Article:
Most importantly, the main connection of information seeking and sharing is located in the middle of Figure 6 where the component of “Seek information” is linked to the component of “Communication by information user (spontaneous or proactive).” The key idea is that depending on situational requirements of task performance or problem solving, the individuals can alternate in the roles of information seeker (or user) and information provider. An information user can ask information directly from another user, for example, a colleague who in turn can provide information to the information seeker. In another situation, the roles may be changed: the information provider becomes an information seeker. In the ISCM model, however, the picture of connections of this type has remained somewhat implicit.
Compared to indirect and sequential approaches reviewed above, the models proposed by Du (2014) and Robson and Robinson (2015) are more hospitable to the elaboration of the interplay of information seeking and sharing occurring in face-to-face conversation and the networked information environments such as the platforms of social media. Du’s (2014) model focuses on work-related information seeking and sharing while the framework proposed by Robson and Robinson (2015) is generic in nature and can thus be applied to the conceptualization of the interplay of information seeking and sharing in non-work contexts, too. Most importantly, the interactive approach highlights the nature of information behavior as a cyclic process within which the processes of information seeking and sharing may alternate and shape each other.
The present study contributed to basic research on HIB by identifying three main approaches to the modeling of the interplay of information seeking and sharing. First, the indirect approach conceptualizes information seeking and sharing as activities that are connected through an intermediating factor. Second, the sequential approach suggests that information seeking precedes information sharing. Finally, the interactive approach conceptualizes information seeking and sharing as mutually related activities shaping each other in a cyclical manner. The main findings are condensed in Table I.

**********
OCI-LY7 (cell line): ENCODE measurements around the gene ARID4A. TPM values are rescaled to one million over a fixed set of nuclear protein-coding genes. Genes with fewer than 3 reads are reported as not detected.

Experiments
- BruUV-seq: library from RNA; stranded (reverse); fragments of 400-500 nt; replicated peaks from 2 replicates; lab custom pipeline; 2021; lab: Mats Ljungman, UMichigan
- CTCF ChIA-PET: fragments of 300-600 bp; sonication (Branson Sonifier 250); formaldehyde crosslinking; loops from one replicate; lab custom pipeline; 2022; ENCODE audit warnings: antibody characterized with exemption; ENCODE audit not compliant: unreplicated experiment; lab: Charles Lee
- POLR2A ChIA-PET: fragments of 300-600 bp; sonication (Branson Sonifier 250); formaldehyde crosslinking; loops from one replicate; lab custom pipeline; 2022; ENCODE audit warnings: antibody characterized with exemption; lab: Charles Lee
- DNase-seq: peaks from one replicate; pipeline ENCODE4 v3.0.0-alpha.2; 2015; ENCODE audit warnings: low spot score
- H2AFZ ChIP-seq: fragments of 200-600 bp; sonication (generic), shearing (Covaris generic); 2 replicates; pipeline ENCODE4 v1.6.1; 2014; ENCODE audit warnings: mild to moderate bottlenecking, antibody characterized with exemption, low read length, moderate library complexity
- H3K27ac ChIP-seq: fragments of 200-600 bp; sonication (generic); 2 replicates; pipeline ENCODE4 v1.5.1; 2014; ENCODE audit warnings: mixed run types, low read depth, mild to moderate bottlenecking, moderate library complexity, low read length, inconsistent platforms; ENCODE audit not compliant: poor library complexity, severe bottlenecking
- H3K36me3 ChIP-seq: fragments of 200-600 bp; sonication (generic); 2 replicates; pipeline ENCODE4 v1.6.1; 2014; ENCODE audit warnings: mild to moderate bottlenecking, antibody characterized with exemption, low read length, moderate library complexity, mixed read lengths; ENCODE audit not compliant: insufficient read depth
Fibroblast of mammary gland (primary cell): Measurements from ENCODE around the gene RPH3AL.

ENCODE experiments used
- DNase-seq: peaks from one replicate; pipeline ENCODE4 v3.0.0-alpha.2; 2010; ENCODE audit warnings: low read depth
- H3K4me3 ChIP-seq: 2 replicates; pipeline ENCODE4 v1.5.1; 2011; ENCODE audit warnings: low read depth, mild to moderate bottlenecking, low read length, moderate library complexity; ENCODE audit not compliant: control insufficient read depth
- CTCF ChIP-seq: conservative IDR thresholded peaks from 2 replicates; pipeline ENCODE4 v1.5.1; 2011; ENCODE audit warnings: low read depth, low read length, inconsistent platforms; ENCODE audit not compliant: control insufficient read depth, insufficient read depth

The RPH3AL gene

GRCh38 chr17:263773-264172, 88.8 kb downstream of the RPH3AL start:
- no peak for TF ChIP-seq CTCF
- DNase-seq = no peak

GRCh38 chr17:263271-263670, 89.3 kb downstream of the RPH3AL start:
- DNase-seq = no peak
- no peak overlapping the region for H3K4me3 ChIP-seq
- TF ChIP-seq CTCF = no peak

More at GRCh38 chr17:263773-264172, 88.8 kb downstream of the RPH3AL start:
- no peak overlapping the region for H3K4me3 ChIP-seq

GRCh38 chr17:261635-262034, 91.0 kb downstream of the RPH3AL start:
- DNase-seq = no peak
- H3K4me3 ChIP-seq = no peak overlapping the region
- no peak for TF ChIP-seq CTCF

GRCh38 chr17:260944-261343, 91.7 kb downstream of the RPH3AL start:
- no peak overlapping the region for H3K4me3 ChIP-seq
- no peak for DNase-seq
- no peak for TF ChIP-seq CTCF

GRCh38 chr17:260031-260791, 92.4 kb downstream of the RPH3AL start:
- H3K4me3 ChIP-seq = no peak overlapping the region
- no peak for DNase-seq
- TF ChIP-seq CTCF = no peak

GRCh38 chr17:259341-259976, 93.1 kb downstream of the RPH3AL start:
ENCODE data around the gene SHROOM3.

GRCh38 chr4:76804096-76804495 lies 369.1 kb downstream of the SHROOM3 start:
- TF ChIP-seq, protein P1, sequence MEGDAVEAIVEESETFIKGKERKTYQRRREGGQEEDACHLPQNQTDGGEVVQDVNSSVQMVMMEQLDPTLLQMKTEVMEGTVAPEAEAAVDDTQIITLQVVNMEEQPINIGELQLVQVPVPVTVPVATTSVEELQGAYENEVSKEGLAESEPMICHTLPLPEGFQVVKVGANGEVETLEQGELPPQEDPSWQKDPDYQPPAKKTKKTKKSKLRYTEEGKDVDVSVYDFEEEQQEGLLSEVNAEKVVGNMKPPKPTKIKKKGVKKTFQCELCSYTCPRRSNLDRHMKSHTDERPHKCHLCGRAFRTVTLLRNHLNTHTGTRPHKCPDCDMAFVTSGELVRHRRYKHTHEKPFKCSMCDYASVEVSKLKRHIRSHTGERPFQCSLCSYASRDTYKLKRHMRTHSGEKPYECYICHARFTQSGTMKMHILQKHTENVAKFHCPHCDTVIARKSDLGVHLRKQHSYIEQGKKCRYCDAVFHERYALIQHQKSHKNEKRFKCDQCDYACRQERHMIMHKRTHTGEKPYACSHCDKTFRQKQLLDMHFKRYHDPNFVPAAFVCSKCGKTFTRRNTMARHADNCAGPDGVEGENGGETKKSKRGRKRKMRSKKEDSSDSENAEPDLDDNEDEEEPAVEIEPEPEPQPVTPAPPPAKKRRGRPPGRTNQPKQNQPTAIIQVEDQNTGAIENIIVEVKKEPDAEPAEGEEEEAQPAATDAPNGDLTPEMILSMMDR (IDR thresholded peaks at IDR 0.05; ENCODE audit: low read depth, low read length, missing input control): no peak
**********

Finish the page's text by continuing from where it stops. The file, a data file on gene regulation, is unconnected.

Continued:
A key strength common to all three approaches is that they place information seeking and sharing in a broader context of HIB. In other respects, however, the approaches differ from each other. The indirect approach is exemplified by the early models proposed by Wilson (1981, 1999) and Krikelas (1983). However, Wilson’s model does not represent a pure example of the indirect approach because there are elements of the sequential approach, too. A sequential feature is incorporated in his model because information sharing (depicted as information transfer) is preceded by information use. As a whole, however, the sequential viewpoint is secondary because the main idea of Wilson’s model is that information use functions as an intermediating factor between information seeking and sharing. Overall, the indirect approach exemplified by the above models is limited in that the interplay of information seeking and sharing is characterized only generally.